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Priests called to renew promises

Priests called to renew promises

Bishop convenes rare Eucharistic Congress
Priests called to renew promises
Bishop Edward B. Scharfenberger speaks at a Mass during the Eucharistic Congress.
Photographer: Erica Miller

AURIESVILLE -- As Father Bob Longobucco stood before a crowd of more than 3,000 parishioners from the 14 counties that make up the Albany Roman Catholic Diocese, he renewed the promises he first made when he became a priest in 1998.

"I think it was important to be reminded that the promises we made aren't for ourselves, they're for others," he said. "I think the fact that we did it front of our people is the most important thing. These are the people we live our lives for. This is why we became ordained." 

Bishop Edward B. Scharfenberger visited the Shrine of Our Lady of Martyrs in Auriesville on Saturday to say Mass at the "The Hearts Aflame Eucharistic Congress," a meeting of priests, deacons, religious order members and lay Catholics. 

The last Eucharistic Congress was held in 1938. This year's event took place against the backdrop of the on-going sex abuse scandal, which has recently reached up to the Vatican, where Pope Francis has been accused of not taking action after being made aware of allegations against a high ranking Cardinal.


Scharfenberger gave a short speech touching upon the themes of sacrifice and martyrdom before saying Mass Saturday. He talked about the ability of some North American martyrs to embrace their religious faith even in the face of death. 

"The ability of somebody even to stand there without crying, without shouting, without screaming, to allow themselves to be literally immolated. I won't go further into it graphically, you can read about all of the gory details, but what is here is a tremendous desire to be able to communicate with something much stronger than anything we know as human beings of mere flesh and blood, a belief that somehow there is a power, a force – there is something vitally alive, that somehow can be seen in someone who faces death bravely without crying out," he said. 

One of the highlights of the Mass was when Scharfenberger led the 75 active and retired priests and 30 deacons to renew their promises to the church. This was also the only time Scharfenberger overtly spoke of some of the key ideas involved in the sex-abuse scandal. 

"I promise always to live my commitment to remain celibate and to live a chaste life as an enduring sign of my love of Christ the lord and his holy people. In particular, I promise always to have and to seek only appropriate, wholesome and chaste relationships ... most especially with the young and the vulnerable, and to avoid and renounce at all costs any attitudes, behaviors, strategies or actions that could lead to sin or endanger of any of God's people," Scharfenberger said.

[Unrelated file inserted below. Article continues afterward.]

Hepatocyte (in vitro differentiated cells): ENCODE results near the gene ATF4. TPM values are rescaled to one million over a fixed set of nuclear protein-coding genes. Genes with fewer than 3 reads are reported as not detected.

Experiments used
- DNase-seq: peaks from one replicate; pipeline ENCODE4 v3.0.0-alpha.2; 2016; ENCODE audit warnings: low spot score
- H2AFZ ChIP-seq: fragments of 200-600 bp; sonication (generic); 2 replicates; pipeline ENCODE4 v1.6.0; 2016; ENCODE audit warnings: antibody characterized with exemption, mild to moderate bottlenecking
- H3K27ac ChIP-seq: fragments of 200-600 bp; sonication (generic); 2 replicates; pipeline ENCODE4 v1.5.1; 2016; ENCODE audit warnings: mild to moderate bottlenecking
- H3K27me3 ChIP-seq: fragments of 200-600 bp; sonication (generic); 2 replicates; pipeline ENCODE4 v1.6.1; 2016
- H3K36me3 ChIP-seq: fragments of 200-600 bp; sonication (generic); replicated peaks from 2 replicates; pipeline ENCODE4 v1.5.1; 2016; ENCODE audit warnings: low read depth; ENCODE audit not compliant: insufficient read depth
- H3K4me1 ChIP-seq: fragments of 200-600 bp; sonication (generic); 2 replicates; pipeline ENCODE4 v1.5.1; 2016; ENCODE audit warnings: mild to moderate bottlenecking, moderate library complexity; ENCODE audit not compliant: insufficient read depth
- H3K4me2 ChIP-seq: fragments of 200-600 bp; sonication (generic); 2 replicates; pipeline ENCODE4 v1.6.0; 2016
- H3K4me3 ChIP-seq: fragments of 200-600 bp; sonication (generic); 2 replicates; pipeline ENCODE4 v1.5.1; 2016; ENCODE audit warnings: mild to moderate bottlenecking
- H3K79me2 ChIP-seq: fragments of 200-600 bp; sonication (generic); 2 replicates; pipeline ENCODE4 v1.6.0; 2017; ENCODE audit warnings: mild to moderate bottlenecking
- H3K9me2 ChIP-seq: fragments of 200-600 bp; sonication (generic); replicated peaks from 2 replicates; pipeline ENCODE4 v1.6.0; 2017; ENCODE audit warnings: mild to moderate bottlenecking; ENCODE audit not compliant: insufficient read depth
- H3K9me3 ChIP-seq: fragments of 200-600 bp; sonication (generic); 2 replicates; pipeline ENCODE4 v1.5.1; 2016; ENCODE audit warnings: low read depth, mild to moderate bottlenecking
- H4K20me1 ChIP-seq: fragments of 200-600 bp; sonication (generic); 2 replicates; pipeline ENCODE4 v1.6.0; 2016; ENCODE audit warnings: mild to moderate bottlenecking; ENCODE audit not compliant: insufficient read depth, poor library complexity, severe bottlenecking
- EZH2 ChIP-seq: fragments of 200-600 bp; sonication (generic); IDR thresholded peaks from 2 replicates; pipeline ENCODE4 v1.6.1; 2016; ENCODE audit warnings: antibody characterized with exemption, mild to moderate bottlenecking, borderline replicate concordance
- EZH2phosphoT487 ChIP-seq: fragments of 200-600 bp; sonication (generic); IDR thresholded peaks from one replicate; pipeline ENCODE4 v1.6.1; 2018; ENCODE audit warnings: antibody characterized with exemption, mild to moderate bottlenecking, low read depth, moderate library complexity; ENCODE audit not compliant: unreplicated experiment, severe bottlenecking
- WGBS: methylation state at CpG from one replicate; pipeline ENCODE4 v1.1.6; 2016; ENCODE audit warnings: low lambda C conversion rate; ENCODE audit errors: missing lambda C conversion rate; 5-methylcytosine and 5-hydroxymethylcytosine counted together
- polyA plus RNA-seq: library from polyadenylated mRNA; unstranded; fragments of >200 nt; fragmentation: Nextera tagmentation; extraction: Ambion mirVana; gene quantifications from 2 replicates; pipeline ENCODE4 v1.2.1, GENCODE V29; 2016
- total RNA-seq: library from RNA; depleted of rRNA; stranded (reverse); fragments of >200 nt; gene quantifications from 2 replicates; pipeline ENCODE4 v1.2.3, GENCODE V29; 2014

John D. Czelusniak, of Amsterdam, said the Eucharistic Congress Saturday reminded him of when he was young in the 1950s and the Shrine of Our Lady of Martyrs in Auriesville used to pack in thousands of people for weekend Masses. He said it didn't bother him that more information about the scandal wasn't discussed at the event. 

"Today was about spirituality, so it was good that the bishop didn't talk about it, I guess," he said. 

Johnstown resident Christopher Lasnick, who wore his Knights of Columbus regalia, including cape and emblem, said he was surprised that Scharfenberger didn't speak directly to the issue of child-sex abuse.

"I thought he would, but I guess this wasn't the time or the place. His talk was very interesting though," he said. 

Adriana Vicinanzo, a junior at Amsterdam High School, said she was glad the scandal was left out of the event. 

"I'm here to get a better connection with God, because lately I've felt kind of disconnected, with school starting and having a busy schedule. ... I know there's a lot of drama with bishops and everything, but it shows that priests are still good." 

Father Matt Wetsel, of the Trinity Church in Johnstown and the Church of the Holy Spirit in Gloversville, said his parishes have about 400 active families, quite a few less than the churches had in decades past. At one time there were three Catholic parishes in Johnstown and two in Gloversville.

Wetsel said he was ordained in 2010, and throughout his priesthood he's seen an increasing willingness of the Catholic Church to increase transparency regarding the priest child sex abuse issue.

"For priests ordained within the last 10 to 20 years, our role, I believe, is to continue to provide the sacraments, but also to recognize that we have a share in the disappointments and the failures of the church in the past, and not dismiss what priests have done in the past, but to be able to acknowledge that as brother priests, when one of us suffers or does something that causes innocent people to suffer – we share in that too," he said. "So, it's up to priests, no matter what generation, to be able to be there for the people and acknowledge when our priests have failed." 

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